If you would like support to embed enterprise within your school’s curriculum Scotland’s Enterprising Schools can help. Have a look at our resource area for ideas or contact us to arrange for a member of our team to get in touch with you. You can also expand your knowledge around enterprise and get support to embed the Developing the Young Workforce strategy by attending one of the freetwilight professional learning sessions we are delivering across Scotland. You should hear about these opportunities from your Local Authority shortly. The next sessions will be held as follows:
Fife Twilight Session (venues and times tbc):
26th April 2017 – West Fife
2nd May 2017 – Central Fife
8th May 2017 – North East Fife
Aberdeen City Twilight Session (venue and time tbc): 10th May 2017
Inverness All Day event (for senior leaders) at Smithton-Culloden Free Church – 1st June 2017
If you would like more information about these sessions or opportunities in your area please contact us.
What is Japanese calligraphy, what do you need to do it and how is it done? Discover the fun of writing in Japanese with Japanese teacher, Ms Emiko Abe plus staff from the Japanese Consulate and volunteers from Edinburgh University.
Ms Abe shows P3 students at Law Primary School that learners can practice Japanese calligraphy with basic materials found in every classroom.
Apps for Good is an education movement that is powering a generation to change their world with technology. We partner with teachers in schools and learning centres to deliver our course to young people from 8 -18 years of age. Students work together as teams to find real issues they care about and learn how to solve them using technology. Since 2010 Apps for Good has been delivered to over 75,000 students in more than 1,500 schools across the UK and internationally.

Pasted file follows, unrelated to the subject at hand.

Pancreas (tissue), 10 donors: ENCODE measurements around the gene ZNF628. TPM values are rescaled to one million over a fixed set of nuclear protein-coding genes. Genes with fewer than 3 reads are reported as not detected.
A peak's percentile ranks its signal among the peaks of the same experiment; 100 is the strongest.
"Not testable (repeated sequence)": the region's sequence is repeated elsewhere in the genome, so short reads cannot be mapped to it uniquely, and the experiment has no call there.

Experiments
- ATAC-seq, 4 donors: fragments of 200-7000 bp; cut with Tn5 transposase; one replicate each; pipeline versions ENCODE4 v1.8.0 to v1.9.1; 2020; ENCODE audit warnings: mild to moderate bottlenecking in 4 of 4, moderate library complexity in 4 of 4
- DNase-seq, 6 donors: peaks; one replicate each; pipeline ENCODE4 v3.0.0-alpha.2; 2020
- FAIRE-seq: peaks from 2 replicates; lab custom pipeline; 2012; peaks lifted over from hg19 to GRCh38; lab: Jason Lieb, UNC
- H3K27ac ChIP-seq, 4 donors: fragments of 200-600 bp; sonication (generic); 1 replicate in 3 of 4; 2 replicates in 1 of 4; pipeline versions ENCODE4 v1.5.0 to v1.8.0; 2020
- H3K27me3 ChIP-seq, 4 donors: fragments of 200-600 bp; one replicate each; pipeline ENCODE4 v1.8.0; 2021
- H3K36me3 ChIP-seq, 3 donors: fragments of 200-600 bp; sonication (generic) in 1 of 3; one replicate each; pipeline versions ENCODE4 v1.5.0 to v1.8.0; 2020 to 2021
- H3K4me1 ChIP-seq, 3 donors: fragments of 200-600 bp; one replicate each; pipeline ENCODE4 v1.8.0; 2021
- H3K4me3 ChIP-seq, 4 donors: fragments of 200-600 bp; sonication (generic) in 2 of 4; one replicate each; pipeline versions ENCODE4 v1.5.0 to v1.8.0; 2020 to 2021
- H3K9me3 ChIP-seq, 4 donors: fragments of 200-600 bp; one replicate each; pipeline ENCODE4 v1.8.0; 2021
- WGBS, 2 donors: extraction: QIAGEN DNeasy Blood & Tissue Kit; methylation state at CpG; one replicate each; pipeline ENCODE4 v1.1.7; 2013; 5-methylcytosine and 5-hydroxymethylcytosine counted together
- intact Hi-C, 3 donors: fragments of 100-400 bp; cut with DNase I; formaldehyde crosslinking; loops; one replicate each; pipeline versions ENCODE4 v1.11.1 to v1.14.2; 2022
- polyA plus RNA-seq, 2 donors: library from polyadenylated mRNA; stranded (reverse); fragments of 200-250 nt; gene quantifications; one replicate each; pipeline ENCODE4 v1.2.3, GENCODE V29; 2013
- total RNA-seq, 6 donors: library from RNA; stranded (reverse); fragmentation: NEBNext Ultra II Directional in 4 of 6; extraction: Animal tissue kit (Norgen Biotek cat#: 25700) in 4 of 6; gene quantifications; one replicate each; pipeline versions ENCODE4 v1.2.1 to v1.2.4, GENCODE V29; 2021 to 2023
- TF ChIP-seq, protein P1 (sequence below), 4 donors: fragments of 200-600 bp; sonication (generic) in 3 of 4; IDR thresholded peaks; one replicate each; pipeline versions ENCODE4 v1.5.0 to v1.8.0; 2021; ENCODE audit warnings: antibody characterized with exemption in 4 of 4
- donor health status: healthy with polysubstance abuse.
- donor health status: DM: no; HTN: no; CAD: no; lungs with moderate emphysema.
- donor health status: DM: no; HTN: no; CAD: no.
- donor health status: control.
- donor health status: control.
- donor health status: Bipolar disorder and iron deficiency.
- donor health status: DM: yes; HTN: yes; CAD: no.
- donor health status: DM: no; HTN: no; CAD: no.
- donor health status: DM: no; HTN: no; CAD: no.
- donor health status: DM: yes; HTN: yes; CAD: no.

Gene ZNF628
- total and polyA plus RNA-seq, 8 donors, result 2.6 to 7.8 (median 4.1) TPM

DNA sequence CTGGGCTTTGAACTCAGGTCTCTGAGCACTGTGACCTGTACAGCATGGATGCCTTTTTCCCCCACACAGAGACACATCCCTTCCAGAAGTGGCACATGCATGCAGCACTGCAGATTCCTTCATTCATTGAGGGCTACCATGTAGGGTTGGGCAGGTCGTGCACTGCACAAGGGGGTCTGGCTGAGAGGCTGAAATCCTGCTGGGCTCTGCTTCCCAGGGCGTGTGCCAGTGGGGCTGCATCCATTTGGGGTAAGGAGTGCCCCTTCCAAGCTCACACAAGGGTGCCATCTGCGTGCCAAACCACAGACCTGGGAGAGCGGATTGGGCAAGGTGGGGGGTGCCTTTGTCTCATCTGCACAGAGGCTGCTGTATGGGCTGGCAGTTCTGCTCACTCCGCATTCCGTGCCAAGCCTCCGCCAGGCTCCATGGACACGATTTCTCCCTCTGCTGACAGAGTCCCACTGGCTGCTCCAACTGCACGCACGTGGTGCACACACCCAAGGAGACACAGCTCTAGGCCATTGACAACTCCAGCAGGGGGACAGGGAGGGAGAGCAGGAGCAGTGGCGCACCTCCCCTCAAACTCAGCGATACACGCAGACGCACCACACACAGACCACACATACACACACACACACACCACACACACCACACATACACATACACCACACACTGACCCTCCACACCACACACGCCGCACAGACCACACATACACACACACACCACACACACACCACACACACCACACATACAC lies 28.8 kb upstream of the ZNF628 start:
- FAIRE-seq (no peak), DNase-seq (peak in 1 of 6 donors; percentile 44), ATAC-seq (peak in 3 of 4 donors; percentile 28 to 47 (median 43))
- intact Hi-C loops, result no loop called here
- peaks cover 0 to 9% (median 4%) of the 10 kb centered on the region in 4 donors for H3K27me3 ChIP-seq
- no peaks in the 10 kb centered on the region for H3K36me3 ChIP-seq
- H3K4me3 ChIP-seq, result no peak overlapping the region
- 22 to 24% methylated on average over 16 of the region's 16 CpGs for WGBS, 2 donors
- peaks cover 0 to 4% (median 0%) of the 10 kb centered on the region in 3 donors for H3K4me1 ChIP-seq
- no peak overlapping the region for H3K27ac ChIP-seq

Join us to celebrate the next generation of Scotland’s tech entrepreneurs.
On Wednesday 15th March, over 100 students from across Scotland will travel to Edinburgh’s Quincentenary Conference Centre to participate in Apps for Good’s first ever Scottish event.
The event will bring together the next generation of digital talent in Scotland under one roof in the heart of Edinburgh’s city centre for a day of networking and workshops. Teams of young people are working together and creating apps to tackle the problems & issues which matter most to them, and the event will provide them with the opportunity to engage directly with a range of invited guests, and the other participating Scottish schools.
We’re inviting you to join the Marketplace part of the event from 2pm – 4pm, giving you the opportunity to walk around the room and meet the young people who have been working on their app ideas. The students will be keen to practice their pitch and listen to any feedback and advice that you may have. You will also be able to cast your vote in our People’s Choice Award which will allow us to recognise the top three teams.
We would love to see you there to celebrate all of our students’ hard work!
Our first ever Scottish event has been made possible after being awarded a grant from Digital Xtra, funded by the Scottish Government Digital Skills Business Excellence Partnership, who have provided Apps for Good with support to help us grow our after-school activities in Scotland.
Take part in SCDI’s flooding emergency project I’m an engineer I can help here, aimed at primary schools. There are prizes of up to £300 available. To enter return the entry-form-2017by 30 April 2017. Shortlisted schools will then be invited to present their project at the Celebration of engineering and Science at Glasgow Science Centre on 9 June.